Even though the war between Israel and Hamas is half a world away, it has managed to be one of the biggest hot-button issues moving into North Carolina’s 2024 elections.

For example, Mark Robinson’s rivals in the gubernatorial race, both Republicans and Democrats, have pointed to past comments he made on social media to suggest he isn’t a true friend of Israel, despite his recent trip to the Holy Land. A Republican rival, Bill Graham, just released a campaign video saying as much.

But this week, NC received a much more poignant reminder of why this story has defined much of the news cycle and debate. The families of Israeli hostages, who are still being held more than 100 days after being kidnapped during the Oct. 7 attacks, came to North Carolina to plead for help. The families appeared at a press conference at the legislature organized by NC House Speaker Tim Moore, who is also running for US Congress.

“This today is not about geopolitics or anything like that,” said Moore. “This is about really getting the word out about these families and these hostages who need to be released.”

And many of them had heart-breaking stories about how their loved ones are being treated and how much they mean to them.

The families also met with Gov. Roy Cooper down the street at the Governor’s Mansion.

While he heard the families out and said we should “Bring them home,” he also sent out a very different statement five minutes before decrying the “staggering loss of Palestinian lives” and saying he prays “for an end to the loss of innocent lives and the ongoing violence.”

While all loss of civilian life in war is tragic, these two statements send very different messages. There was no mention of the loss of life that occurred in Israel or the fact that much of the loss of Palestinian life is due to Hamas’ use of civilians as human shields. A reading of the statement might lead one to believe Israel is cruelly attacking an innocent nation. This is a slap in the face to the Israeli families he was meeting with at that very moment.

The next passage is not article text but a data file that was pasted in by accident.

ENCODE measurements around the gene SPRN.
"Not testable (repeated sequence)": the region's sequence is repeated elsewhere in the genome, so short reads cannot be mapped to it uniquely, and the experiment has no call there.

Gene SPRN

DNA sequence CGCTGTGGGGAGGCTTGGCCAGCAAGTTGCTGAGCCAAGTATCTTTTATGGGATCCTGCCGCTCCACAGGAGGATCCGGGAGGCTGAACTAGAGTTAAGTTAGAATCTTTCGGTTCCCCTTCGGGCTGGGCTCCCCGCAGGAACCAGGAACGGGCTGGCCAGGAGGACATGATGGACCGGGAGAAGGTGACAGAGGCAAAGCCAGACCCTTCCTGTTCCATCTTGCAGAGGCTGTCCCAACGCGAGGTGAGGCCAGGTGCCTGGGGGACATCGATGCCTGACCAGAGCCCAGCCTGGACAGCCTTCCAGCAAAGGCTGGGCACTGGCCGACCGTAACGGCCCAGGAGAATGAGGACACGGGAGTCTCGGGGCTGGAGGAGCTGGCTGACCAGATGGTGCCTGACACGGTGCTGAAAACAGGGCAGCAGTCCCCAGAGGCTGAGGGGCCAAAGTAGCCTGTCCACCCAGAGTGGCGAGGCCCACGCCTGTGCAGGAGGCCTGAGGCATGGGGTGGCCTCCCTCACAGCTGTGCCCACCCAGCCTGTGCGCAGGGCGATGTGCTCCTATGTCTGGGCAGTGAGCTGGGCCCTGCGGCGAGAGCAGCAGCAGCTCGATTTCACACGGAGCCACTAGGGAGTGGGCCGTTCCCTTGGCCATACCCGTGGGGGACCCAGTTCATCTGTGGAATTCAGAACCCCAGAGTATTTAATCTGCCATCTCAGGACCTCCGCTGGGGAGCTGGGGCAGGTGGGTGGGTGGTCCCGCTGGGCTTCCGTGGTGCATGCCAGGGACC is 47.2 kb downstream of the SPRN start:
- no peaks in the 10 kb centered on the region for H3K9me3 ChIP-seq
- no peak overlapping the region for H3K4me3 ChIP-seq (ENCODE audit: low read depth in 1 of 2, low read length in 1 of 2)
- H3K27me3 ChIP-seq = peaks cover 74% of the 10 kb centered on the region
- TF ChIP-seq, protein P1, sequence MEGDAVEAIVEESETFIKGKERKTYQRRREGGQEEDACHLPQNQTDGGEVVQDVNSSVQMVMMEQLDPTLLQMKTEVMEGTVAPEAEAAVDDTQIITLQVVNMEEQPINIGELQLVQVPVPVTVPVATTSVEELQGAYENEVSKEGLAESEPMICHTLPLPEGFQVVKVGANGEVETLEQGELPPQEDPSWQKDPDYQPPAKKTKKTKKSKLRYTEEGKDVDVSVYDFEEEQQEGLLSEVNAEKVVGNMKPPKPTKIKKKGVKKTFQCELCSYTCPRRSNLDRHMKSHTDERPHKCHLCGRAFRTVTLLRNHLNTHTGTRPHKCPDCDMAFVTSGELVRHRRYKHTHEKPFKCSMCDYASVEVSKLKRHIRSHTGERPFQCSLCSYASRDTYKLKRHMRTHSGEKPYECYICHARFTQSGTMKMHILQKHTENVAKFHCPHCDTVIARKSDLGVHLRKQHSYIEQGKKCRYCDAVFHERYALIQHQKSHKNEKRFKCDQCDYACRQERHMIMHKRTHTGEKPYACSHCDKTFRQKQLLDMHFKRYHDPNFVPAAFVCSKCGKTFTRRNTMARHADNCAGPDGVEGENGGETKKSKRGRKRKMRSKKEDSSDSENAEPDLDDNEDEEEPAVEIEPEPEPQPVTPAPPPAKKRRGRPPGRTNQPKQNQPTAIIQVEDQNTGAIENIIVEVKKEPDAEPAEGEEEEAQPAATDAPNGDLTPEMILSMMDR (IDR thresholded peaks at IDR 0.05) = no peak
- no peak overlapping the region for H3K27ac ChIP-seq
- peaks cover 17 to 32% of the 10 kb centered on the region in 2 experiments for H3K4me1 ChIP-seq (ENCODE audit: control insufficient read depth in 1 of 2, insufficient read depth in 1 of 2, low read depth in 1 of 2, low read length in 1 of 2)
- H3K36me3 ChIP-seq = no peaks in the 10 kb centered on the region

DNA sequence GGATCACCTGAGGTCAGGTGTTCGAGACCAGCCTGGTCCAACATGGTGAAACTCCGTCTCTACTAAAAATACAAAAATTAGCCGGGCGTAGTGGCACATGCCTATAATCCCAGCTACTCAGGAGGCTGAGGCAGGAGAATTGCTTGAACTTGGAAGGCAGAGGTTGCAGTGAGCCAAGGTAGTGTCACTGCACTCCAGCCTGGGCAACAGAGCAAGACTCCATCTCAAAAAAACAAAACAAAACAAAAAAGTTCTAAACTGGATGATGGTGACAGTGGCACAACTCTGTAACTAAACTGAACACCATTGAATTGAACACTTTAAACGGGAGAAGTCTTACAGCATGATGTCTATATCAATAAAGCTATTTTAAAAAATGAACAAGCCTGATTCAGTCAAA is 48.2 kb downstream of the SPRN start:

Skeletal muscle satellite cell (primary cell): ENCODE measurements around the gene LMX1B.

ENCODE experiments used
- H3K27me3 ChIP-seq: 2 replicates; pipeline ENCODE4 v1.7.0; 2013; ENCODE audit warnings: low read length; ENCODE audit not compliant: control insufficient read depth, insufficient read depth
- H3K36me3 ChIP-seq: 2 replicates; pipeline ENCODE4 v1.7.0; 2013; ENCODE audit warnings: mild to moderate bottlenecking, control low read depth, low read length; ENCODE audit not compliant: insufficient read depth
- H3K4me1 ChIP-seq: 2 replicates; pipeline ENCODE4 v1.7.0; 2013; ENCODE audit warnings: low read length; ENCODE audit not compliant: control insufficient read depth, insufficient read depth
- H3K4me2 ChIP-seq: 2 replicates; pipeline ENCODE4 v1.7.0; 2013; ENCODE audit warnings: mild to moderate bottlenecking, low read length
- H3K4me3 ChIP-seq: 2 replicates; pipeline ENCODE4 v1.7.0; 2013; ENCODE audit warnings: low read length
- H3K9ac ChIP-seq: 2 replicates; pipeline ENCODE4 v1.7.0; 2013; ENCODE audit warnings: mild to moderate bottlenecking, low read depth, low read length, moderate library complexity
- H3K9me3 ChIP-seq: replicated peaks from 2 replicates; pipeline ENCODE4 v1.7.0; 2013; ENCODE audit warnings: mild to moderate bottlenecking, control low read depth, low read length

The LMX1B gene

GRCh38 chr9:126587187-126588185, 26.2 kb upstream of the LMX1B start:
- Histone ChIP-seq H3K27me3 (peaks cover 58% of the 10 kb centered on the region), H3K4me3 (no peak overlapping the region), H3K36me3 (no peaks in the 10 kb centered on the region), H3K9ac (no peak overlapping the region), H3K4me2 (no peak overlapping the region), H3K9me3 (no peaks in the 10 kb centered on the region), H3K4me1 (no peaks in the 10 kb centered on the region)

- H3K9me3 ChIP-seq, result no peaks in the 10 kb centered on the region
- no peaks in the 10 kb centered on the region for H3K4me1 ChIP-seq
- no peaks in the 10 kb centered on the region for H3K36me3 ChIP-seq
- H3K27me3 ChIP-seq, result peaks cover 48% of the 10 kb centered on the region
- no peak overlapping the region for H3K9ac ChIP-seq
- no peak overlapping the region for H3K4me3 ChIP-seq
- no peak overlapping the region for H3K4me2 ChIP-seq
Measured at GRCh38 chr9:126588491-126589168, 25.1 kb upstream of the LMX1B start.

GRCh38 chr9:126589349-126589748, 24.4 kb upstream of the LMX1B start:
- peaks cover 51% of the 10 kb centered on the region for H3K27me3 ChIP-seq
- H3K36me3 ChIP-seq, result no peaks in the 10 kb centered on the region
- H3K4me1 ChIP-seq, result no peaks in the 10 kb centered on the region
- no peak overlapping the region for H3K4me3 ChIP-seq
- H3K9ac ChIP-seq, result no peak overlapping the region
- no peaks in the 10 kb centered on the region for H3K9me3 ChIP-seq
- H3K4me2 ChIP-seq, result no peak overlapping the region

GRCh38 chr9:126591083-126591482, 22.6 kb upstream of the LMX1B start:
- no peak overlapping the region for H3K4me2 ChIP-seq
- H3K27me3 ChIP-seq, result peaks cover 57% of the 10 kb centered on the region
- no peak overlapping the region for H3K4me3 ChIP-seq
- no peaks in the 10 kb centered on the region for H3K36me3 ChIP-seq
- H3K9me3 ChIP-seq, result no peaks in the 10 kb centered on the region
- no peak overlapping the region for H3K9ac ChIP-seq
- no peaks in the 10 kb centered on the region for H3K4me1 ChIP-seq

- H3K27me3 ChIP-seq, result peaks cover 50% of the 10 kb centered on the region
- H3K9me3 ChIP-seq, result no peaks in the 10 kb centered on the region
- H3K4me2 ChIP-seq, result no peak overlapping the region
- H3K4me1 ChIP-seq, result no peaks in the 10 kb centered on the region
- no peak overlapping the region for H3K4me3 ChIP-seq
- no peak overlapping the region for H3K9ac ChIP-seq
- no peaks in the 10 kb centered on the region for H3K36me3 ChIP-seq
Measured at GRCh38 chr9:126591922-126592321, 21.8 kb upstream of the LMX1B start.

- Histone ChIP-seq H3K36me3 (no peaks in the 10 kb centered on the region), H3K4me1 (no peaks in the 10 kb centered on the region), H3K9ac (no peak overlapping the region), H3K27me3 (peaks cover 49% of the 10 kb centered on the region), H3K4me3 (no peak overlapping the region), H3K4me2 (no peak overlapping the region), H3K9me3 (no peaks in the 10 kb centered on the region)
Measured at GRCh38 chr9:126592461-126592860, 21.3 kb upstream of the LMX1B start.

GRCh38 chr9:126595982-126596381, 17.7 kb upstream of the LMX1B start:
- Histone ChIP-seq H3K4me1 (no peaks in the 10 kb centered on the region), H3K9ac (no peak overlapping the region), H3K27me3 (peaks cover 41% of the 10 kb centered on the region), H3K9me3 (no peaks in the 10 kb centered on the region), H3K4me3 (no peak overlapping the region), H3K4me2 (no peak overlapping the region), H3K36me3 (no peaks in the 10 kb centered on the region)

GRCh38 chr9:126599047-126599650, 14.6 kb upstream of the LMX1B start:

Mr. Governor, if you care about the Israeli civilians that were raped and killed on Oct. 7 and those that are still being held hostage, and especially if you want those hostages to be brought home, you cannot call for an end to Israel’s military actions against Hamas in Gaza. The only real chance they have to be brought home is to defeat Hamas, which, sadly, means military action needs to continue until that’s accomplished.

Cooper was likely under great pressure to make this statement. Across the state and the nation, there is an effort by pro-Palestine activists to cause chaos — blocking roads, walking off their jobs, disrupting legislative business — until politicians call for a ceasefire.

Just this week in Raleigh, hundreds of activists signed up to speak at a Raleigh City Council meeting. They planned on derailing the normal agenda to talk about a conflict thousands of miles away that they clearly don’t understand. There was a ceasefire, which ended Oct. 7. It was Hamas who violated it and continues to violate it by shooting rockets at civilian areas and by holding innocent civilians, like the loved ones of those who visited Jones and Blount streets.

The activists’ strategy seems to be to get city councils across the country to demand a ceasefire resolution until there’s a critical mass. Then their international partners can report to the media, human rights groups, and maybe the United Nations, that after a groundswell of popular support, X% of American cities called for Israel to cease its operations in Gaza.

But a true ceasefire is not up to Israel. It’s up to the Palestinians and the surrounding Arab nations to live at peace with Israel. In each of the devastating wars Palestinians have experienced, including the current one, the hostilities were instigated by their own side.

So, maybe city councils and county commissions across North Carolina should instead call for a different ceasefire resolution — one that demands Hamas renounce terrorism, that demands they return all hostages now, that demands the Palestinian people stop directing the bulk of their resources towards destroying the Jewish state and instead direct them towards building a just and peaceful culture that can live side by side with their neighbors.

I’m sure such a resolution would pass unanimously in quite a few towns across the state, and without the need for pressure from angry mobs.